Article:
Specialized Agencies

Specialized Agencies at YMUN give students an opportunity to discuss topics in an engaging, imaginative, spontaneous and intellectually stimulating atmosphere. One of the main unique qualities of specialized committees is that, with an average of 20 delegates, they are much smaller than General Assemblies, ECOSOCs and Regional Bodies. This small atmosphere leads to very lively debates, which force delegates to react quickly and engage fully in the topics being discussed. YMUN XLIV’s Specialized Committees cover a wide range of topics, time periods and regions.

+ International Court of Justice (ICJ)

Chairs: David Jiang & Christopher Moeckel

Comning soon!

+ Brexit Negotiations

Chairs: Hanah Lee & Joshua Park

There is no better time to be discussing the European Union, particularly the ongoing Brexit negotiations—happening in real time. Leaving the European Union is an unprecedented act: leaving negotiators with no precedent to follow, but also raising the stakes for the implications of the negotiations for the question of European integration in the future. As representatives of various stakeholders within the UK and the EU, you will be tasked with a feat that not even Theresa May or Michel Barnier themselves have accomplished: passing an agreement on a post-Brexit UK-EU relationship. Our discussions will focus on two major facets of such an agreement: first, the nature of a future trade relationship, and second, the question of the Irish border. Both sides have much to both gain and lose, and time is ticking. We look forward to seeing you all in committee and hope you will bring your best diplomatic and negotiating skills to the table.

+ Mexican Senate (Spanish Speaking)

Chair: Sonny Stephens

Coming soon!

+ Historical Special Committee on the Environment

Chairs: Ornella Bayigamba & Zach Gold

Topic 1: Modernized farming

Topic 2: Effective water usage

People have been calling the wave of new innovation, which radically modernized farming in the 1960s, the “Green Revolution.” The new techniques in irrigation and mechanized cultivation as well as genetically modified organisms (GMOs) and chemical pesticides gave us the ability to produce more food than the world ever has in the past. Though these international efforts continue to help feed countless people—some say it might help feed up to a billion people in the future—critics argue that the costs to the environment and to people’s health have been too high to justify the benefits without exploring alternative options moving forward. Now you have to decide: should we continue the practices of the Green Revolution? What should the UN encourage or discourage going forward? However this is not the only issue we must address as the Special Committee on the Environment. With the upcoming 1977 UN Conference on Water, which will be held in Mar del Plata, Argentina, it is more important than ever that the global community come together. During this conference, it will be instrumental that the world powers come to an agreement on the current status of effective water usage worldwide; the effects of natural hazards; adequate environment, health and pollution control measures; and how to best foster growth in education, training and research on environmental issues. Will this conference succeed in creating the necessary regional and international cooperation to prevent future disasters?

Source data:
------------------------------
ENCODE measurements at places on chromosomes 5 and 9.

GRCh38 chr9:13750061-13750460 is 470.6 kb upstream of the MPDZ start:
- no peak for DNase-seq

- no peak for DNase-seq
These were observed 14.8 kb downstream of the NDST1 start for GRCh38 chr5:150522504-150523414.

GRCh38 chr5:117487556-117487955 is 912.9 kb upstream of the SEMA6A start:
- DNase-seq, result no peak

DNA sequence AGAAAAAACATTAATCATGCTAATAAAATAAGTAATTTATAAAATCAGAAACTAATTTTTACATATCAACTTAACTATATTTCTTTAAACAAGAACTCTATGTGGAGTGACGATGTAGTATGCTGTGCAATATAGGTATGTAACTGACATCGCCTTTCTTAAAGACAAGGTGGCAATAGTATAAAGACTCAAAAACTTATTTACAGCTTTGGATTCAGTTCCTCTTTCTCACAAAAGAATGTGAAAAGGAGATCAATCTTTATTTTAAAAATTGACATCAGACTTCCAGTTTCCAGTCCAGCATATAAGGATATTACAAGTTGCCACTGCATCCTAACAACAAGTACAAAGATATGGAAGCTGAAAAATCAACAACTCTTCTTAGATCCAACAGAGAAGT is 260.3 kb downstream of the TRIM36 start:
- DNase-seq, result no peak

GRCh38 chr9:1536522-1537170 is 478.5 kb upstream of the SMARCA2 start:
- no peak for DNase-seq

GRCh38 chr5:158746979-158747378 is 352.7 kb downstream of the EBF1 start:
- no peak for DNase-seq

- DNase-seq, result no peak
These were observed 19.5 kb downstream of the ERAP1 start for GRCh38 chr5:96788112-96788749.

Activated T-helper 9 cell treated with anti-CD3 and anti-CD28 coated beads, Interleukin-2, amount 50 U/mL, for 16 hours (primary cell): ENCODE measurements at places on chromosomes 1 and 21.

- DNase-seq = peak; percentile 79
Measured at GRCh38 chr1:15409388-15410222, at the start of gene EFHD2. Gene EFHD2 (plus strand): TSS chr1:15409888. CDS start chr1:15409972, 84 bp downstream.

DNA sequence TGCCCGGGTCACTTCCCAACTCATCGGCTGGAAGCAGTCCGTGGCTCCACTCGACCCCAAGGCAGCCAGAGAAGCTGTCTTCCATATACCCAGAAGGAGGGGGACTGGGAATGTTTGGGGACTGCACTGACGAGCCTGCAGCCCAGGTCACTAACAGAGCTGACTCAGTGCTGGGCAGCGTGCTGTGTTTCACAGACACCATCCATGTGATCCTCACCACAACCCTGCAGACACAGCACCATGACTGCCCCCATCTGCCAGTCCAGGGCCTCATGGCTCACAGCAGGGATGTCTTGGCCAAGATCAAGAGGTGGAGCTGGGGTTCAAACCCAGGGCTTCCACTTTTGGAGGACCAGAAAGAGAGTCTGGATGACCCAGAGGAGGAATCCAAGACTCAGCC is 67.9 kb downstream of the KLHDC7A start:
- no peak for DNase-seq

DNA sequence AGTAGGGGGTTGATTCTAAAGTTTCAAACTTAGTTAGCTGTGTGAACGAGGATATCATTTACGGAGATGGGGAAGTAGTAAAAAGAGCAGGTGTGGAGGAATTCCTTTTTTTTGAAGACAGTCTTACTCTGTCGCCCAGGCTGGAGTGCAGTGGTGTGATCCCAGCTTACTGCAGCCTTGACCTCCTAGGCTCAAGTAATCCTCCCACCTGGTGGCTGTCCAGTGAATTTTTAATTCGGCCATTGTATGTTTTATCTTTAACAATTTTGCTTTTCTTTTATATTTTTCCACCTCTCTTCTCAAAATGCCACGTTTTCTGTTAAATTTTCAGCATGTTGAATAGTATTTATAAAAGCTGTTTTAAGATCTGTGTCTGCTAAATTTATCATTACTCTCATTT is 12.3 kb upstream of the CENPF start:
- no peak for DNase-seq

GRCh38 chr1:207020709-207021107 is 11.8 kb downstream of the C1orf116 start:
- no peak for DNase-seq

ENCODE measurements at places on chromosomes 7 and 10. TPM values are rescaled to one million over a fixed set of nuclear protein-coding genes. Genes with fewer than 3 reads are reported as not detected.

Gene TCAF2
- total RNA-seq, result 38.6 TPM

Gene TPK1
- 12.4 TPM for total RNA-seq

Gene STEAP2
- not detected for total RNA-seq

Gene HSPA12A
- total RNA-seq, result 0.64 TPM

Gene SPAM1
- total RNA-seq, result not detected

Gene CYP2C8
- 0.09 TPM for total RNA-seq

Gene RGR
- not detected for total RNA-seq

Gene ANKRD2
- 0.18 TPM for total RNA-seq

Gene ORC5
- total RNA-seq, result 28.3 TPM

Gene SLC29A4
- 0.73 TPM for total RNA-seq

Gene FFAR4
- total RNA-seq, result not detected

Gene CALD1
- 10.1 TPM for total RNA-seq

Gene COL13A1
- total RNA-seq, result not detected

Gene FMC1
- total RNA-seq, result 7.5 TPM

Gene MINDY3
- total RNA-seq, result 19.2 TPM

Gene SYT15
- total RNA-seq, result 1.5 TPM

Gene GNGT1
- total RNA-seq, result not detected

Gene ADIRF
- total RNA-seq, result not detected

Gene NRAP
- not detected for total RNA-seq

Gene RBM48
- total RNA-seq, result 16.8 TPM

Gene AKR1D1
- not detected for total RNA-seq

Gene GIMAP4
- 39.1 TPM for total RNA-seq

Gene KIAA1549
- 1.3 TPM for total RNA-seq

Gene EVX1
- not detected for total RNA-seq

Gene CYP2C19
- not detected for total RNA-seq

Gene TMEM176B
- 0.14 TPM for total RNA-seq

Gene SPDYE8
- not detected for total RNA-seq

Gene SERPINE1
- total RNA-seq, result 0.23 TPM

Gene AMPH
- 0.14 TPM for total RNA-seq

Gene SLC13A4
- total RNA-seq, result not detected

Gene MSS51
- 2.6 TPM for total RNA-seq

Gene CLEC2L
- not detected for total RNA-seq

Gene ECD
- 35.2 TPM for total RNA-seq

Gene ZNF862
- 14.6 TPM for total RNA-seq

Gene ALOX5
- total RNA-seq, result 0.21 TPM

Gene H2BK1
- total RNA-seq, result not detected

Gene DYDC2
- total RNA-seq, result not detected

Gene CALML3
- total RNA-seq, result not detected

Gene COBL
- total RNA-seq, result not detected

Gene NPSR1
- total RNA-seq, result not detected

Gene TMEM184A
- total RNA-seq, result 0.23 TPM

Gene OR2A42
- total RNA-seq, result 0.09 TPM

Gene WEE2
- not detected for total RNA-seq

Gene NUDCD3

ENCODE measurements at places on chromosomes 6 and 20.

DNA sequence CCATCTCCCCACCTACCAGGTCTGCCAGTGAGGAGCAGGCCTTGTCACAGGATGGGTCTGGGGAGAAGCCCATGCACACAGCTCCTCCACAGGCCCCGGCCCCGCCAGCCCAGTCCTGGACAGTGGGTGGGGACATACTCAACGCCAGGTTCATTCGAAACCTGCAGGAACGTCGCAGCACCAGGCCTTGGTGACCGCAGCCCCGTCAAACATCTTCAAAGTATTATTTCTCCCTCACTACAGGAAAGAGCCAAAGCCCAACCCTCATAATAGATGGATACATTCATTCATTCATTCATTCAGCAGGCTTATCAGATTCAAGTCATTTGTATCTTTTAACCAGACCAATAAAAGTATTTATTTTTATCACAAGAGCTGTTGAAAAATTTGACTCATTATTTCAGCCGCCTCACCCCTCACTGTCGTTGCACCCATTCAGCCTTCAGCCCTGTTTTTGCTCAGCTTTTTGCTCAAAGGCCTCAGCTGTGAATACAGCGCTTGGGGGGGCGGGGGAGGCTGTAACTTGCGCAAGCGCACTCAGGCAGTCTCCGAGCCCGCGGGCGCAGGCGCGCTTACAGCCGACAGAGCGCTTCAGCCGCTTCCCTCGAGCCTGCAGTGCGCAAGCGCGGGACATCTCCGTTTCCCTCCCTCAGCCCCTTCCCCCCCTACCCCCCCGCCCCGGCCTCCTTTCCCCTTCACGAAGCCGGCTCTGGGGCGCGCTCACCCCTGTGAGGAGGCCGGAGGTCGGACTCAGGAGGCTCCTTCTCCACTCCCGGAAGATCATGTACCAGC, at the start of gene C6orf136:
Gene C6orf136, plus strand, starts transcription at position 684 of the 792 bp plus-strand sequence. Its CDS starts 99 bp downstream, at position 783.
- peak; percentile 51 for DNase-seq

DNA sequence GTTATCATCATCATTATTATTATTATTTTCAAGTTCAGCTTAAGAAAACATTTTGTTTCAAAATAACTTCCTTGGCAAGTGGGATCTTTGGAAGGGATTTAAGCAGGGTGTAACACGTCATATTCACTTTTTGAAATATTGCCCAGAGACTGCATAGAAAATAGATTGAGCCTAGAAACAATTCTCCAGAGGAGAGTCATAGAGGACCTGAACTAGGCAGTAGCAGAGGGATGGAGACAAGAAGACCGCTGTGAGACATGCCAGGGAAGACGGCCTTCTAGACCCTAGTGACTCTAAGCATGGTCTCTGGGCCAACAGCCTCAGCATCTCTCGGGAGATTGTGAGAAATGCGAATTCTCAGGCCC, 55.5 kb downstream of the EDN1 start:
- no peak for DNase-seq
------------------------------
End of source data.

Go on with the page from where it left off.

+ United Nations Permanent Forum on Indigenous Issues

Chairs: Hailee Gibadlo & Gabriella Blatt

Topic 1: Missing and murdered indigenous women

Topic 2: Mental health issues in Indian communities

The UN Forum on Indigenous Issues focuses on tackling issues that Indigenous peoples face. Indigenous peoples have sought recognition of their identities, way of life and their right to traditional lands, territories and natural resources for years, yet throughout history, their rights have always been violated. Indigenous peoples today, are arguably among the most disadvantaged and vulnerable groups of people in the world. The council will tackle the issues of missing and murdered Indigenous women (MMIW) and Mental Health Issues in Indian Country.

+ Operation Condor

Chairs: Juan Otoya Vanini & Michael Lee

Coming soon!

+ Presidential Cabinet of George W. Bush

Chairs: Darnell Battle & Mei Chen

Topic 1: Domestic Response to 9/11 and Military/International Outreach

Topic 2: Hurricane Katrina

Coming soon!

+ G20 Summit

Chair: Eujin Jang

Coming soon!

+ Organization of the Petroleum Exporting Countries (OPEC)

Chairs: Surbhi Bharadwaj & Sophia Carpentier

Coming soon!

+ Press Corps

Chairs: Coming soon!

Crisis Committees

We are eager to offer 7 engaging committees, focusing on creative problem solving on both an independent and collective basis. With less than 20 delegates, crisis committees are suitable for dedicated delegates who are looking to get the most out of their committee experience.  

+ JCC: Interwar: British Parliament

Chairs: Lauren Ribordy & Justin Jin

Topic 1: German Reparations/war debt

Topic 2: Rearmament/dealing with facism